Hototogisu, they wrapped everything up with a bow. This is the end.
posted by adamrice at 8:39 PM on March 19, 2023 [2 favorites]

I interpreted that scene as Imogen and Agreus putting on a performance for the handlers they knew to be monitoring their conversations. I did also think that Agreus' hostility towards the communists made perfect sense given the later revelations about his history -- after all the terrible things he'd done, and all the ways he'd betrayed people of his own class to survive and succeed within a system that he believed could not be beaten, the idea that the system could be overthrown through working class solidarity, and that everyone could just be given resources for doing nothing, was an existential threat to him. (Plus they executed all the officers from his ship and were about to do the same to him, which is the kind of thing that makes a bad first impression.)

But perhaps I'm being overly charitable; there were certainly many many examples of someone picking a side and then completely reversing course after a five-minute conversation, and then doing it again five more times.
posted by confluency at 1:09 AM on March 20, 2023 [1 favorite]

I feel as if the writers put more pieces on the board than they knew how to manage, and just threw up their hands

So I think that a lot of what happened can be boiled down to the fact that the show was canceled before they made their second season, so they still wanted to do some of their cool plot points (and didn't want to do a total rewrite) but also were kind of hampered by having to wrap up everything in one season. And I think you can see some of the kind of clue-markers for how things *would* have gone if there were a third season in the stories.

So for example - early on, you see the polyamory of the Pix really focused, with the sick Pix who are down to 'just two'. I think that the *initial* way it was going to go was to have Philo, Tourmaline, and Vignette in a polyamorous relationship, and thus to have Philo striving for the chancellorship in a *much more visibly fae situation*. But with a shorter timeline, they didn't really have the time to build the audience up to a situation where they could accept a polyamorous relationship with Vignette, and so they had to choose which relationship, Philo or Tourmaline - per some hints from the director, it may have been the actress that chose to go with Tourmaline. And so with Vignette going off with Tourmaline, it leaves Philo as much less visibly fae and much more tame and unsatisfying as chancellor, which is why they noped out of that and also why it feels kind of unsatisfying as an ending. (It also could have been really interesting to see Agreus bucking for Chancellor with Imogen having ongoing communist sympathies, but again, alas, I think the compression really killed us there).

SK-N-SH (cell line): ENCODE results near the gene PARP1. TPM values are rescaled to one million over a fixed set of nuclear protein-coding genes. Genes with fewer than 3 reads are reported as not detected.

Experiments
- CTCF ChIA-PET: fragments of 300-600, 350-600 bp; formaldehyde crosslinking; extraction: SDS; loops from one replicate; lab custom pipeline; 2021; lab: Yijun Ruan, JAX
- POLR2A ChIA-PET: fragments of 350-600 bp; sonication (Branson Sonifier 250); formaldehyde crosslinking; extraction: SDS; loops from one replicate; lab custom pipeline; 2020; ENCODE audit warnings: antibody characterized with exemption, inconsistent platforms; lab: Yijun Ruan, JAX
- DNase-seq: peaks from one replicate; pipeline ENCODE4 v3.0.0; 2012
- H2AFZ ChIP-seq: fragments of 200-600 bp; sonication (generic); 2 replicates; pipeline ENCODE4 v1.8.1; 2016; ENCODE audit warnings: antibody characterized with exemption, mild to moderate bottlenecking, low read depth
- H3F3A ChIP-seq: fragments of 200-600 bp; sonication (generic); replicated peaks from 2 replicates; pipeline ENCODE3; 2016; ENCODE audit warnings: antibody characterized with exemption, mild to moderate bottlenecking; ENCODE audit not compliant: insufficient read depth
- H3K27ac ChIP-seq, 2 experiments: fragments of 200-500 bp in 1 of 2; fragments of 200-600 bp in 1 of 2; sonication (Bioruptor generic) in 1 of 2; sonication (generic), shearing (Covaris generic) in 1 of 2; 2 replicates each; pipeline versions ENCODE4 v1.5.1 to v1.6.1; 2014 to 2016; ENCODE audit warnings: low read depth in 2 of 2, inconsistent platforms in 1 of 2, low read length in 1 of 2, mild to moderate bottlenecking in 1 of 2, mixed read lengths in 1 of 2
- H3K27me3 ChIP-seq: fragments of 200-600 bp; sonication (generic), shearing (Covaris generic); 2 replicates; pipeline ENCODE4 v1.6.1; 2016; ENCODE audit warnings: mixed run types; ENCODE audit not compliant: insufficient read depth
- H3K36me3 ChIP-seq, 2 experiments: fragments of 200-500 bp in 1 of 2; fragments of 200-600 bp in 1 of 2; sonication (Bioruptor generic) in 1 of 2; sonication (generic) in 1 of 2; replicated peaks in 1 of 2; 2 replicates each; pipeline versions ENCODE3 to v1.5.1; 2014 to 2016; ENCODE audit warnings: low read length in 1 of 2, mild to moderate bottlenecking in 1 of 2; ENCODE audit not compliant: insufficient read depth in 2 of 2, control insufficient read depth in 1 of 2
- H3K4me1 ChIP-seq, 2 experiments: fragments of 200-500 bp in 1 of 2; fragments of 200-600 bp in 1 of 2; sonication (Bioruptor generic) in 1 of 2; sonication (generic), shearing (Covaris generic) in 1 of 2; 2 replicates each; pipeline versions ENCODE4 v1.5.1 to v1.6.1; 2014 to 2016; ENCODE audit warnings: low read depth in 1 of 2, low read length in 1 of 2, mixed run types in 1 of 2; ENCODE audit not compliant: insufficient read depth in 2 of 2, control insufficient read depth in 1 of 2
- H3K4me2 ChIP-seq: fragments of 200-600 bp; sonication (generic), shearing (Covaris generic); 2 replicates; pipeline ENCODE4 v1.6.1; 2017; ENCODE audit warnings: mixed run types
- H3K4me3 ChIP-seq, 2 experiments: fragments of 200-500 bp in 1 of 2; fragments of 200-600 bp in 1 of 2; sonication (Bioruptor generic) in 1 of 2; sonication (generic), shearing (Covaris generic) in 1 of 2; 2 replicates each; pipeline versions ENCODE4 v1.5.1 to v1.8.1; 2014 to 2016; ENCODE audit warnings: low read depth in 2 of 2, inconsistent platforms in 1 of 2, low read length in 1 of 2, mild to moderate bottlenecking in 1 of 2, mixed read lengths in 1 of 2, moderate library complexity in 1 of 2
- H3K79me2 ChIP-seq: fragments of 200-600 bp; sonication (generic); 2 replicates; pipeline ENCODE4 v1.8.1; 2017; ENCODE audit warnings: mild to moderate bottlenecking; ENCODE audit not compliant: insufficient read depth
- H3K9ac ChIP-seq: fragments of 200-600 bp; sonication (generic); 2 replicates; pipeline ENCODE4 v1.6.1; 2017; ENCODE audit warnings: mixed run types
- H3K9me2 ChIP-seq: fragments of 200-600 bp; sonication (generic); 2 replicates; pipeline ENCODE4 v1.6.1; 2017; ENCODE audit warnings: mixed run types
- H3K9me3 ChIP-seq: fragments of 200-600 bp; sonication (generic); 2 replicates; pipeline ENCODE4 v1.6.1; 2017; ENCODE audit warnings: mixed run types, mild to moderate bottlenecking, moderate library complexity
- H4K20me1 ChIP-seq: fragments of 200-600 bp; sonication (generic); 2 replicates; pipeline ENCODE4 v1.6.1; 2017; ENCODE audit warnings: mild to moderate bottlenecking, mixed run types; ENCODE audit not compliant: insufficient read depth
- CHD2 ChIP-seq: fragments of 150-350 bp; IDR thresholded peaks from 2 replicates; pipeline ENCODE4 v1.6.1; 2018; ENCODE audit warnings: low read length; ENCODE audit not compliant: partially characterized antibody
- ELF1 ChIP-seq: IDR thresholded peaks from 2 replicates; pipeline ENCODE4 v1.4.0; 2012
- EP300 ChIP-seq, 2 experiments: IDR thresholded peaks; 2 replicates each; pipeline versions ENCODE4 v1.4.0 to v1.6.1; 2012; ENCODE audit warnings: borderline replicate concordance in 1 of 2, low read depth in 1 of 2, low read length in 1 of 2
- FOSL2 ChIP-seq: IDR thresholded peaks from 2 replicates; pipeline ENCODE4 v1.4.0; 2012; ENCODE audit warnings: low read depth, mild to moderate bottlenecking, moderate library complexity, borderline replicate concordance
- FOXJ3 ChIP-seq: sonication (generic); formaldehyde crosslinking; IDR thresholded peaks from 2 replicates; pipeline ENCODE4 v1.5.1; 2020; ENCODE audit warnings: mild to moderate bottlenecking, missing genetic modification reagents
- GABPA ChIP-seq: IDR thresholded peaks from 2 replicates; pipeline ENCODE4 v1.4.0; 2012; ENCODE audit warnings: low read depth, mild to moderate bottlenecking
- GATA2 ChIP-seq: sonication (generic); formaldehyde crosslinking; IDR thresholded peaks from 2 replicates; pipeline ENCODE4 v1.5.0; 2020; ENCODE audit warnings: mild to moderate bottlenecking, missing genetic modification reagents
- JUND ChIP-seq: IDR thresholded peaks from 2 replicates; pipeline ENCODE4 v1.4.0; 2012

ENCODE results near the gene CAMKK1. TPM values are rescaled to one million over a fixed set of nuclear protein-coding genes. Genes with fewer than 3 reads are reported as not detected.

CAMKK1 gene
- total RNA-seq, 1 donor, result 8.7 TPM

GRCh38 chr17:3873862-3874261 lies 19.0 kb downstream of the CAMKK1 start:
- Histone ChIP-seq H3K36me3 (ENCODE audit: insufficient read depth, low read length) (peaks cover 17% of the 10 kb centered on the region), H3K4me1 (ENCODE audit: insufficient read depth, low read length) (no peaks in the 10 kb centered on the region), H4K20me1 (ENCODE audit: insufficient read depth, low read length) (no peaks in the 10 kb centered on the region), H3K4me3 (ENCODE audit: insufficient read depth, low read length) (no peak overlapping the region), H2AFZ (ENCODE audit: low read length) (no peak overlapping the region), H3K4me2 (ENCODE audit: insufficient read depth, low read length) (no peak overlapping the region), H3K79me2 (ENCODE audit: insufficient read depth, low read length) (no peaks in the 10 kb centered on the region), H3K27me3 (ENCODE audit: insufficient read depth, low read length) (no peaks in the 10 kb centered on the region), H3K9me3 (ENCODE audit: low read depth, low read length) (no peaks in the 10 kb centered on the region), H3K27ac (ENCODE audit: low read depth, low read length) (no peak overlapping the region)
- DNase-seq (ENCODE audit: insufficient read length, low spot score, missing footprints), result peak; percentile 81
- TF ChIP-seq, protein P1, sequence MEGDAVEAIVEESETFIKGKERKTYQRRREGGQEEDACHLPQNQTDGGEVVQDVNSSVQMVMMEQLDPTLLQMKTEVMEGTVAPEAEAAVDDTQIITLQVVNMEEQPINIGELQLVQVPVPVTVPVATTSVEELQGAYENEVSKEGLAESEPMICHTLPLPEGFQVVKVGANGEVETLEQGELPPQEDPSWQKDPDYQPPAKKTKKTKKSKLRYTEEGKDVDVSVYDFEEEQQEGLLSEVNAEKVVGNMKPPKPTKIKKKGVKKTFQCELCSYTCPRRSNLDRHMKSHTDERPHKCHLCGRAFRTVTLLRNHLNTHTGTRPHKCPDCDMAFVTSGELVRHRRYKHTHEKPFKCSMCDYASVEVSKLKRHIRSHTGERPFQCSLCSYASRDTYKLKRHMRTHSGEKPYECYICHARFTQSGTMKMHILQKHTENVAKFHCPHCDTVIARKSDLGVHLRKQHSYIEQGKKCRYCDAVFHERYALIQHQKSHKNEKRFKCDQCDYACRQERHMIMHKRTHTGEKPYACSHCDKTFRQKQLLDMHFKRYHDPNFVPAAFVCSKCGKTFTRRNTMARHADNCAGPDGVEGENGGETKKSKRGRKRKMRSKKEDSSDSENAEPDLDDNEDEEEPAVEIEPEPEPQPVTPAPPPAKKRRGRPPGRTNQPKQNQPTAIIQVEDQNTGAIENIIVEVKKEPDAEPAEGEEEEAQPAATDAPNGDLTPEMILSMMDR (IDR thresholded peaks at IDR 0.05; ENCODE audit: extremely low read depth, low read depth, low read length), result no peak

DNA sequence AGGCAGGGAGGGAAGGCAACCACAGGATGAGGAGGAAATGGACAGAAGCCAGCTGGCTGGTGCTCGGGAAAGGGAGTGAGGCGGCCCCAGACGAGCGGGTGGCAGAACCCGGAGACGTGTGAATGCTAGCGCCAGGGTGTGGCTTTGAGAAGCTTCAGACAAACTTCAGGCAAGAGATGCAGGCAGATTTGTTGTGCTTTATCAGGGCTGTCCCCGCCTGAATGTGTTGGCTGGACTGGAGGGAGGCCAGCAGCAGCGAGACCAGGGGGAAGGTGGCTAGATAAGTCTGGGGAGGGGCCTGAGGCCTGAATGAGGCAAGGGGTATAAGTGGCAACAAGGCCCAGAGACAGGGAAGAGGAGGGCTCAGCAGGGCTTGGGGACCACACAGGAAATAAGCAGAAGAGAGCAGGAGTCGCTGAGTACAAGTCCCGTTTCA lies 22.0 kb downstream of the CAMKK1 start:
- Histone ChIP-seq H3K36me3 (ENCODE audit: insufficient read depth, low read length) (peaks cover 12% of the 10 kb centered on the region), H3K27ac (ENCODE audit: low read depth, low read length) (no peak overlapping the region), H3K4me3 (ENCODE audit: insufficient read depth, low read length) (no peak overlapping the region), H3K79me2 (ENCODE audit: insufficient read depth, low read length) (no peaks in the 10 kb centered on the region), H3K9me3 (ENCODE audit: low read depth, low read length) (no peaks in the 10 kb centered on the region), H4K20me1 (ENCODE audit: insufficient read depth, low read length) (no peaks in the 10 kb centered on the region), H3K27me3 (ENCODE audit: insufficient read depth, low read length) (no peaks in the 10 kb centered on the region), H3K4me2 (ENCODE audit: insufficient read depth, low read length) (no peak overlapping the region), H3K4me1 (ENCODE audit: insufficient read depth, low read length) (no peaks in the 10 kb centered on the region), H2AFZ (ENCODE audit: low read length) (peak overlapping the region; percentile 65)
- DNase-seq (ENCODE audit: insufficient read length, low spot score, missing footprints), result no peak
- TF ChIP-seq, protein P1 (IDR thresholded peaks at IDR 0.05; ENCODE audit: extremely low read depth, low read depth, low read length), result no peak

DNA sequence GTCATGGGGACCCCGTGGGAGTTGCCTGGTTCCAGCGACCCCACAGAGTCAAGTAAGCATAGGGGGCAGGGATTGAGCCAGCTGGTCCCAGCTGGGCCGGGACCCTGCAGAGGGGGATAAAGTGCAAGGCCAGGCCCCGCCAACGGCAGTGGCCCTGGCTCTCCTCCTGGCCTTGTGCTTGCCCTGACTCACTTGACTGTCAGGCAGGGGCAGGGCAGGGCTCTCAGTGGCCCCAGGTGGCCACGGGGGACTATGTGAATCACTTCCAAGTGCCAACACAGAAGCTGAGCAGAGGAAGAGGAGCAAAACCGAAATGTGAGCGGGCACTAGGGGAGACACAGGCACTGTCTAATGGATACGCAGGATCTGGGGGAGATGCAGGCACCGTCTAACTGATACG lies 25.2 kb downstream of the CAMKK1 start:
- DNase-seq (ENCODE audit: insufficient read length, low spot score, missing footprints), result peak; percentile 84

posted by corb at 5:34 AM on August 6, 2023 [1 favorite]

That finale was a terrible disappointment.
Why the fuck would Philo et al care at all about saving the Parliament - a bunch of racist oppressors? Just let them die, Let the New Dawn take over, it would be better for the fae by far.
Why was the New Dawn so willing to allow a bunch of non-combatants to be slaughtered to distract and kill a bunch of unimportant thugs?
Why did racist cop Sargeant have a turn of heart?
Why is Tormaline's sight suddenly not inevitable? And what happened to the perfectly good machine gun plan?
Why on earth would the racist parliament allow a half-fae chancellor? And why would Philo not use that position of power to make things better for the fae?

What a utter mess.
posted by His thoughts were red thoughts at 2:53 PM on August 28, 2023 [1 favorite]